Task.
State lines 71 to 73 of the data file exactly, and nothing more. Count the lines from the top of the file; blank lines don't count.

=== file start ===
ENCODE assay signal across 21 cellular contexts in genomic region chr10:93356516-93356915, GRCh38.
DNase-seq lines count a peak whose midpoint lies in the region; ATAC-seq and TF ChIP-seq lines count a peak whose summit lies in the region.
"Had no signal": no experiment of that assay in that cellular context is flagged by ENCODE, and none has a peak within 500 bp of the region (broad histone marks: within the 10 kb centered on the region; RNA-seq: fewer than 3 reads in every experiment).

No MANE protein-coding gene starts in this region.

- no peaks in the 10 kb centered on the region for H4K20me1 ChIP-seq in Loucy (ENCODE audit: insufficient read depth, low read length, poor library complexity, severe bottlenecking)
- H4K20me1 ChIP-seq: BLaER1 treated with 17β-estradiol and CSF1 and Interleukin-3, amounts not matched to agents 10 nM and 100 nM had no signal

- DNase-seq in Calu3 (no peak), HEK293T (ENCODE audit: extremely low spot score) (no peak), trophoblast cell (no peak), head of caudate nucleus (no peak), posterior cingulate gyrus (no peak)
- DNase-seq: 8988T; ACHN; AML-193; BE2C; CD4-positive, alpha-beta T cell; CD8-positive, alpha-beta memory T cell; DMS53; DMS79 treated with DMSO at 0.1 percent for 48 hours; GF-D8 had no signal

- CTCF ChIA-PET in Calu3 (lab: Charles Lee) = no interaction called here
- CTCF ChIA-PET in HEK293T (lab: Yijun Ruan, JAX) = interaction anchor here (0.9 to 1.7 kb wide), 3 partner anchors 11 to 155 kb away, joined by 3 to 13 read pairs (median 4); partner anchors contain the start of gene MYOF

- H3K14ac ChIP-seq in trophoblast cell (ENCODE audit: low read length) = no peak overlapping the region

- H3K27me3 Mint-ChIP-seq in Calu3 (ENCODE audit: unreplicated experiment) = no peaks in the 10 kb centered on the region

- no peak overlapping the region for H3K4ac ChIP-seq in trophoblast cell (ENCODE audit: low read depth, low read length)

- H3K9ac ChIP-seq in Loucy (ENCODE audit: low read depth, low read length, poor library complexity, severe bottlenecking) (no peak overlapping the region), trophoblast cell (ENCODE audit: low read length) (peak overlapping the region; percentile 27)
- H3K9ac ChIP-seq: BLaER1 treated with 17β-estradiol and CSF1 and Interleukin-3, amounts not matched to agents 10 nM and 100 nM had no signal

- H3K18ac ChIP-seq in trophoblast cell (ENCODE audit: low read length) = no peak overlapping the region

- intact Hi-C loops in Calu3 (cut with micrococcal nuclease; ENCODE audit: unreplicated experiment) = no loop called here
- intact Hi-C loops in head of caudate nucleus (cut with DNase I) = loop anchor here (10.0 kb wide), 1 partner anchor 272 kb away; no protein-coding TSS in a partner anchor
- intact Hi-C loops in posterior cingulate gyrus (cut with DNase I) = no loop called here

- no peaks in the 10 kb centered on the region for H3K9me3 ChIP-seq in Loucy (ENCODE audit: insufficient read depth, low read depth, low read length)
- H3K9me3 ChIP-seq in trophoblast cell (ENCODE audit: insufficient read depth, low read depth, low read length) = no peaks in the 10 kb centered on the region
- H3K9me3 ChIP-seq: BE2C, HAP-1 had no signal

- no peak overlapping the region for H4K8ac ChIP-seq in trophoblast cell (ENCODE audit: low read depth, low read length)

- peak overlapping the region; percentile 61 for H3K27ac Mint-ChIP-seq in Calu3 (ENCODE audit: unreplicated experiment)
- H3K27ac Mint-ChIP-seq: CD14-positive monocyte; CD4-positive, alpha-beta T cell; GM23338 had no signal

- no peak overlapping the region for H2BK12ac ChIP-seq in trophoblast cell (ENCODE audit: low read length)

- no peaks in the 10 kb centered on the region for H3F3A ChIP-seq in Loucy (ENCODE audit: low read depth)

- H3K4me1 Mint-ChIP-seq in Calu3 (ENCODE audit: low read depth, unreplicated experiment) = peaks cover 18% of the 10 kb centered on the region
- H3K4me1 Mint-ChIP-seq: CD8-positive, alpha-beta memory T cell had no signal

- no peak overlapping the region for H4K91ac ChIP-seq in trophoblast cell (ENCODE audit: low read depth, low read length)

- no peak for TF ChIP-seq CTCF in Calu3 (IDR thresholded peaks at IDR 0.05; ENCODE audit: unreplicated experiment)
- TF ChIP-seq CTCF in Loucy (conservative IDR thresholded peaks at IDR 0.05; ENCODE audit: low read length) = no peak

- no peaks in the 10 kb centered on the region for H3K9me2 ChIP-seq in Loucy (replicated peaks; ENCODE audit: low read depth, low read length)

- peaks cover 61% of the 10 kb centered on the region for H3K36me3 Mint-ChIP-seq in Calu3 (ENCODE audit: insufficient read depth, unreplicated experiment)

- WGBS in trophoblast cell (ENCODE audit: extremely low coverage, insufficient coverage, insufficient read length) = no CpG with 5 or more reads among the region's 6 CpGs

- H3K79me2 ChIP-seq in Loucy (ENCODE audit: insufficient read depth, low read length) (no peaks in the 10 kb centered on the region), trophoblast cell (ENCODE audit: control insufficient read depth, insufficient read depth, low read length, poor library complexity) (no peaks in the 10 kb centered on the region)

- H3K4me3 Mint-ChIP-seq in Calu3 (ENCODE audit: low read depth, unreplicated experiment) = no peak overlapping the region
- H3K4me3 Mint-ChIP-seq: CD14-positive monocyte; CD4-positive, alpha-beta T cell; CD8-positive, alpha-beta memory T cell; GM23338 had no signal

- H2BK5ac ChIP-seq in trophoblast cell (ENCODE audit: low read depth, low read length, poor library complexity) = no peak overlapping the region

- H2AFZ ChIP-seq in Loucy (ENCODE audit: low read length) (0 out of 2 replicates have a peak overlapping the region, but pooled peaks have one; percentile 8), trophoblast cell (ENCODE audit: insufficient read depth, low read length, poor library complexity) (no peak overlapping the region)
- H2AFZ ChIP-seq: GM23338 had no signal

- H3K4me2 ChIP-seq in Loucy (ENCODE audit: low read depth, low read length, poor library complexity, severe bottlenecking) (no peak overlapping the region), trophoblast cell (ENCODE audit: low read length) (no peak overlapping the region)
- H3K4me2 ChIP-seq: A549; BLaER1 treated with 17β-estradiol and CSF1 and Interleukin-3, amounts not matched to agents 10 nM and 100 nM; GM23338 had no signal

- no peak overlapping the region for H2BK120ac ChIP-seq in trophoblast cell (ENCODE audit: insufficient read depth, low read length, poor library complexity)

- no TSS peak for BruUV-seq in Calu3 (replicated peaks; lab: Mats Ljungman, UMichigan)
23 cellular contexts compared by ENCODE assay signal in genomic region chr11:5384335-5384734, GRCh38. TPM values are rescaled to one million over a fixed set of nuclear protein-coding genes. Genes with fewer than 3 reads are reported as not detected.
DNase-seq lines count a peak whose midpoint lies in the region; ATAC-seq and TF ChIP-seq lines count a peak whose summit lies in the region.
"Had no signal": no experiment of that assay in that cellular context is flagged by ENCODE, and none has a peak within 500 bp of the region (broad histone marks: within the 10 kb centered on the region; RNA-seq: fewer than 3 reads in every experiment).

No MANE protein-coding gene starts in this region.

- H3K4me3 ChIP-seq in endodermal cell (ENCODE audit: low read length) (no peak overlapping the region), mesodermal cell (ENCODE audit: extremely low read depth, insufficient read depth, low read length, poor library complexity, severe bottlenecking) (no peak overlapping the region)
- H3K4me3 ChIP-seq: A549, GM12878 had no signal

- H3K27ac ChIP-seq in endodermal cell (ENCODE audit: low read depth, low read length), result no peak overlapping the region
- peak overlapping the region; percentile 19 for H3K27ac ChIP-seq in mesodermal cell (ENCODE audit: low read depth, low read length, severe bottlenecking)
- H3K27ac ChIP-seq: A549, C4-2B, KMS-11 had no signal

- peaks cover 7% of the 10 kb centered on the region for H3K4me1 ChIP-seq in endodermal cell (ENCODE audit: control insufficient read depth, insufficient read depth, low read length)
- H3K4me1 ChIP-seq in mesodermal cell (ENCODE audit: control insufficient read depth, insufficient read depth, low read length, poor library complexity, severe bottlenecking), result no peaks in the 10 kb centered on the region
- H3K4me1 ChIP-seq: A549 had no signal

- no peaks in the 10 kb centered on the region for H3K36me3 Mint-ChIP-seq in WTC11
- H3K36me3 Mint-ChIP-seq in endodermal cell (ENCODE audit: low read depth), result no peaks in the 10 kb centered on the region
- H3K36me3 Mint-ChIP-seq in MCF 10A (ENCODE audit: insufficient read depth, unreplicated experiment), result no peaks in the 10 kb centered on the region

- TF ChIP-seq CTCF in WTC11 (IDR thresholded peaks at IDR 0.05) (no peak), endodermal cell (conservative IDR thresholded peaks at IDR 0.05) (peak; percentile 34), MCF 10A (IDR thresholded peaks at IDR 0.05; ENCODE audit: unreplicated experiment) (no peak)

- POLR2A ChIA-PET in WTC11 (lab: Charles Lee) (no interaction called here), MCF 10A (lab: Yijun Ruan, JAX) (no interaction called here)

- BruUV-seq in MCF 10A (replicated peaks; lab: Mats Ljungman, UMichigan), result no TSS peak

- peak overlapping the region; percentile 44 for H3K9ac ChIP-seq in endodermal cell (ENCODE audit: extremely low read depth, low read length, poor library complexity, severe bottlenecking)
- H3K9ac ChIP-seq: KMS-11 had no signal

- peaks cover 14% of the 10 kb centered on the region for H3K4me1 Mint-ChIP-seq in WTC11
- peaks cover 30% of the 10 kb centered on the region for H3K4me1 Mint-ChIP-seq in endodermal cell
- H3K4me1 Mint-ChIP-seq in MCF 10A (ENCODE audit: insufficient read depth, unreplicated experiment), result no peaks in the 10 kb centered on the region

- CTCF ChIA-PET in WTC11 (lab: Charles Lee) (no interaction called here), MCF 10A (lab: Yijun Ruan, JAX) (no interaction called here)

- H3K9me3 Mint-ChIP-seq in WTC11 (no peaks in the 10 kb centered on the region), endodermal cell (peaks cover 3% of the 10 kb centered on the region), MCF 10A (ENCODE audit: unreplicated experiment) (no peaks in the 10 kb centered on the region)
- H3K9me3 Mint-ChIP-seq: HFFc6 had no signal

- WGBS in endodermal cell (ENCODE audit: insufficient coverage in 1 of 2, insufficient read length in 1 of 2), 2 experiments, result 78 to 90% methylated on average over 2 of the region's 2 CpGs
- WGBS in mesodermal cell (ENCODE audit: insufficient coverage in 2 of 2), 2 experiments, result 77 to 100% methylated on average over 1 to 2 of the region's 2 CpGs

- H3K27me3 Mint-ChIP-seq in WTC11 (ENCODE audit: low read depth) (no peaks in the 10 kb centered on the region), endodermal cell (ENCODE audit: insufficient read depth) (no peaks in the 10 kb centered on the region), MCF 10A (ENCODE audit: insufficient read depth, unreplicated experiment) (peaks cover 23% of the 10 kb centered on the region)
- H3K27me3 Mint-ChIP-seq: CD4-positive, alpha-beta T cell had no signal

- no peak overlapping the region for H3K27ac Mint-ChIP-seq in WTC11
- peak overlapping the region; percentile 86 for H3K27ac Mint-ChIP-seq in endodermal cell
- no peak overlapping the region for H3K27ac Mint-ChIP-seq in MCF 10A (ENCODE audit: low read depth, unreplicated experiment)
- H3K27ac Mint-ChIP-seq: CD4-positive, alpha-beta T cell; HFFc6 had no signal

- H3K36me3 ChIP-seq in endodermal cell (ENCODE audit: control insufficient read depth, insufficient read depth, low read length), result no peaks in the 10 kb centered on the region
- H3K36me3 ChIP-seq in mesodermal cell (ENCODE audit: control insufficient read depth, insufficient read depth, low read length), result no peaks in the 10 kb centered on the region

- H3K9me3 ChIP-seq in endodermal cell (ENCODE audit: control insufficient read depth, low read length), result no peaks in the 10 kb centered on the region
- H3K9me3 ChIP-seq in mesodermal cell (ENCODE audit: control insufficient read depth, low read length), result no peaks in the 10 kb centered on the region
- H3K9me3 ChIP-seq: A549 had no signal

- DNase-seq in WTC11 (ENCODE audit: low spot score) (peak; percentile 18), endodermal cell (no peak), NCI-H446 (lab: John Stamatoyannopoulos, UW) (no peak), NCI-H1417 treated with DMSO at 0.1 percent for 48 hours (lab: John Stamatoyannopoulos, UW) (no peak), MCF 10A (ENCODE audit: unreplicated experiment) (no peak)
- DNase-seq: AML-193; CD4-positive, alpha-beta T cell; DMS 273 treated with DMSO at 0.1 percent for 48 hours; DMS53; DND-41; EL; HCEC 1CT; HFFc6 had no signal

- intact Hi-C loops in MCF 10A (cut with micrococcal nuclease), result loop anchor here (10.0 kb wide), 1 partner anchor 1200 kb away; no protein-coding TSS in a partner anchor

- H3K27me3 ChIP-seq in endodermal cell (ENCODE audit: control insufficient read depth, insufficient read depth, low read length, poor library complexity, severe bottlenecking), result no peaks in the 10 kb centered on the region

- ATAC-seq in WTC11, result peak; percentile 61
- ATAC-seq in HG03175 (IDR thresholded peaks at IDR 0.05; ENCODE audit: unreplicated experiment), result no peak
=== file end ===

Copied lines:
- H3K9me3 Mint-ChIP-seq: HFFc6 had no signal

- WGBS in endodermal cell (ENCODE audit: insufficient coverage in 1 of 2, insufficient read length in 1 of 2), 2 experiments, result 78 to 90% methylated on average over 2 of the region's 2 CpGs
- WGBS in mesodermal cell (ENCODE audit: insufficient coverage in 2 of 2), 2 experiments, result 77 to 100% methylated on average over 1 to 2 of the region's 2 CpGs